Colorado Democratic Congressman Jared Polis beat Republican State Treasurer Walker Stapleton on Nov. 6 to become Colorado’s 43rd governor, and its first Jewish governor.
Other Jews, all Democrats, won high offices in Colorado in the election.
Polis, who currently represents District 2 in the US House of Representatives, ran on a progressive platform pledging universal health care and 100% renewable energy by 2040.
Polis is Congress’ third wealthiest member and the wealthiest Democrat, according to Forbes. He sunk over $20 million of his own funds into his gubernatorial campaign, according to CPR.
Polis made his fortune buying and selling internet companies in the original dot com boom of the 1990s.
In 2000, Polis was elected to the Colorado State Board of Education and in 2008 was elected to Congress, where he will serve until his inauguration next January.
He will be succeeded by Joe Neguse, a Democrat.
Polis lives in Boulder with partner Marlon Reis and their two children.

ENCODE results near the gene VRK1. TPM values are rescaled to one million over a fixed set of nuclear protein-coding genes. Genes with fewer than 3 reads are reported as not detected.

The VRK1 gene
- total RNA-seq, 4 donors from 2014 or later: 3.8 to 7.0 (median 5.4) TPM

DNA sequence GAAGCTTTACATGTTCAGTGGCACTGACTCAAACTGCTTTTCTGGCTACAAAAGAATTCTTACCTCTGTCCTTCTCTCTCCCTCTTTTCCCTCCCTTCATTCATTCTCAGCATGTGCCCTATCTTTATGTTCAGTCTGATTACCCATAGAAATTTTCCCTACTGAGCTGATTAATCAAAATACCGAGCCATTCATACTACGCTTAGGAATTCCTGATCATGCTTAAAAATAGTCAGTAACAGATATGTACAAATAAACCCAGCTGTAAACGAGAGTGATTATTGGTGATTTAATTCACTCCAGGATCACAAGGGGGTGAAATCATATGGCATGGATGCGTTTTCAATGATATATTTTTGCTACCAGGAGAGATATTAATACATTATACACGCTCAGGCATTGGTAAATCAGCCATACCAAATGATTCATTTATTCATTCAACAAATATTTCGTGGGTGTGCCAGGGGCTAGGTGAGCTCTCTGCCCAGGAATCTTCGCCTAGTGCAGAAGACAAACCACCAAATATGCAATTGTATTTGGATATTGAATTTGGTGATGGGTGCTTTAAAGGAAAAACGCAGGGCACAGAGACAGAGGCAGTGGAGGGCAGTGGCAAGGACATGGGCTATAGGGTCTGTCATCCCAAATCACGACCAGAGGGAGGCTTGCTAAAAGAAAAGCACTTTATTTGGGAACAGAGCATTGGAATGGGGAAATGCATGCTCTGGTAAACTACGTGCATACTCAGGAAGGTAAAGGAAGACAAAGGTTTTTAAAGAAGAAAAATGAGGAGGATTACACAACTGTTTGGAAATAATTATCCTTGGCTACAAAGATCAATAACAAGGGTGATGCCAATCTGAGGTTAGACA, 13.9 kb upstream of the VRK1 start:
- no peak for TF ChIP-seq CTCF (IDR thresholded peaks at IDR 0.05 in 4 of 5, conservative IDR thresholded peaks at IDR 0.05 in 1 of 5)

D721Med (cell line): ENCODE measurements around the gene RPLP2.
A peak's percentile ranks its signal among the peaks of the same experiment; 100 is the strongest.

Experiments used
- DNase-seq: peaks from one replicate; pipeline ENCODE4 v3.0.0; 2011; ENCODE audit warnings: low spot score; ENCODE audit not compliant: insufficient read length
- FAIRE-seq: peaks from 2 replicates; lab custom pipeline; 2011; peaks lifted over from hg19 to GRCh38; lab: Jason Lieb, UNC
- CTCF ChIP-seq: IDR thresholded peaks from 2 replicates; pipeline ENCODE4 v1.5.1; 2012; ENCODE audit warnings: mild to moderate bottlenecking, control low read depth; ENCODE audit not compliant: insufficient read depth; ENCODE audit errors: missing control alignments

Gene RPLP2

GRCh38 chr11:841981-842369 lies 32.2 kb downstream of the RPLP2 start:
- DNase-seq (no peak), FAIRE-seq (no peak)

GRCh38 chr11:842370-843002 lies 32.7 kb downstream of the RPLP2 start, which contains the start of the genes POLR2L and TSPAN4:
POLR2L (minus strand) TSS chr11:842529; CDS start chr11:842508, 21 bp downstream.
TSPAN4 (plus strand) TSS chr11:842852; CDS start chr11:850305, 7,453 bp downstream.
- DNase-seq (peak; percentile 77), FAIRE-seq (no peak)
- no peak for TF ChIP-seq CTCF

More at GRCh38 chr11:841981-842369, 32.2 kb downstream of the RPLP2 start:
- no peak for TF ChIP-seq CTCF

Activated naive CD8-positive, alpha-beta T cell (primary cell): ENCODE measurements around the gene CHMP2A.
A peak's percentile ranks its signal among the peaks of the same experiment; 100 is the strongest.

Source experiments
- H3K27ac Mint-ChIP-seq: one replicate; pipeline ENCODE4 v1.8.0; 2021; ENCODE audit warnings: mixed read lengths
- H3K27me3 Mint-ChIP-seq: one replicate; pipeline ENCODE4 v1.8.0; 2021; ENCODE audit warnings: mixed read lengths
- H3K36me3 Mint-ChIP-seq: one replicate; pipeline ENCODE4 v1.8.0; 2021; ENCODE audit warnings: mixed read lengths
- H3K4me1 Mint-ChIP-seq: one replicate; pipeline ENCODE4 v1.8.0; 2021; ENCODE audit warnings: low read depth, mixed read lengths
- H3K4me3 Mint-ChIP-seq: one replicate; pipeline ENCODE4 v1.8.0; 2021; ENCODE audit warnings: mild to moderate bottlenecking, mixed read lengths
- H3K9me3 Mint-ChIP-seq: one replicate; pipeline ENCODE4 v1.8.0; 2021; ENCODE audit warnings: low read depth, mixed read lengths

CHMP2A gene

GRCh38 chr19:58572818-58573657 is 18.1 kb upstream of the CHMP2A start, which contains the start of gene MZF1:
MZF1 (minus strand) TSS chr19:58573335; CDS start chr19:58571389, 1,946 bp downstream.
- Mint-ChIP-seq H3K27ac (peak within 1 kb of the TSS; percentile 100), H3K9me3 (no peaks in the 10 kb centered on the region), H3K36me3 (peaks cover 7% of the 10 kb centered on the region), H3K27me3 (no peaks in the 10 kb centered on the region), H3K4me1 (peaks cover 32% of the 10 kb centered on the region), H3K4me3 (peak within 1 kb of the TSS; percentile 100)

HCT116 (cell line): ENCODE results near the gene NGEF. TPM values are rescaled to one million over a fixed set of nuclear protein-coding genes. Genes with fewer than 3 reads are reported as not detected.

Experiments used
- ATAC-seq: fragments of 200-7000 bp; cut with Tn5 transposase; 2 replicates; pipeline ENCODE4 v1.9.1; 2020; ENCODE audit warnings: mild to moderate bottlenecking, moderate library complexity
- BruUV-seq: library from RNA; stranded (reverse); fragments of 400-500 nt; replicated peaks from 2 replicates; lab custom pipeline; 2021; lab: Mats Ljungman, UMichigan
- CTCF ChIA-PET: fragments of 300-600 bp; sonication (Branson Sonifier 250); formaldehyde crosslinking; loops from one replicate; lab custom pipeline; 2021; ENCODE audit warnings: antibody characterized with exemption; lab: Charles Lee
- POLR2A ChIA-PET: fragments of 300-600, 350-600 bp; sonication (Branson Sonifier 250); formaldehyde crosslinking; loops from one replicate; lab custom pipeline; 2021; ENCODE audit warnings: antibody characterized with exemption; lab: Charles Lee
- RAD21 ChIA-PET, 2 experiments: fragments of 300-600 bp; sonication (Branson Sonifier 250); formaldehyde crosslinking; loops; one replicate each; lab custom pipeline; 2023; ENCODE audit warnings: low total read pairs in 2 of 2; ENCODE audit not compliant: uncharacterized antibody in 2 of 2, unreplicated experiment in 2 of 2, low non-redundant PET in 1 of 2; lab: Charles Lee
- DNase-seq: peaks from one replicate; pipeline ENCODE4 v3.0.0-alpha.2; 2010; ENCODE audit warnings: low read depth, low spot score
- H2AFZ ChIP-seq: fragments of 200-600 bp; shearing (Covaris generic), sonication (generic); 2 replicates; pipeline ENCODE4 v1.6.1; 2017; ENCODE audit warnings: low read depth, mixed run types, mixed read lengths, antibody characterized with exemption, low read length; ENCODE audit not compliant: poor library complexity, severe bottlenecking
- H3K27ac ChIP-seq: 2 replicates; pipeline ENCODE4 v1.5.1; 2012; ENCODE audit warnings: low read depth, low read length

In 2015, just ahead of Congress’ vote on the Iran Deal, Polis sat down for a lengthy interview with the Intermountain Jewish News.
On Iranian compliance, Polis said: “That’s why this inspection piece is so critical.
“This is not the type of agreement that you sign and say, wonderful, Iran will follow. You assume that there are people of ill will there and you want to make sure you have a monitoring and compliance system in place.”
In an op-ed at the time for the IJN, Polis called for Iran to be “held to a standard of dismantlement of its nuclear infrastructure that prevents any pathway to acquiring a nuclear weapon.”
Other Colorado races won by Jewish candidates were Phil Weiser (Democrat), attorney general, who defeated George Brauchler; Emily Sirota (Democrat), who was elected to represent Colorado House District 9; and incumbents Dafna Michaelson Jenet (District 30) and Jonathan Singer (District 11), both of whom are also Democrats.
In a 2016 interview with the IJN, Weiser, dean of CU Boulder’s law school, said that he uses the Talmud for both personal and professional guidance.
“It is really interesting to be in a leadership situation that calls on you to exercise great empathy to understand the truth from all these perspectives,” a quality, he said, that he learned in part from Torah and Talmud study.
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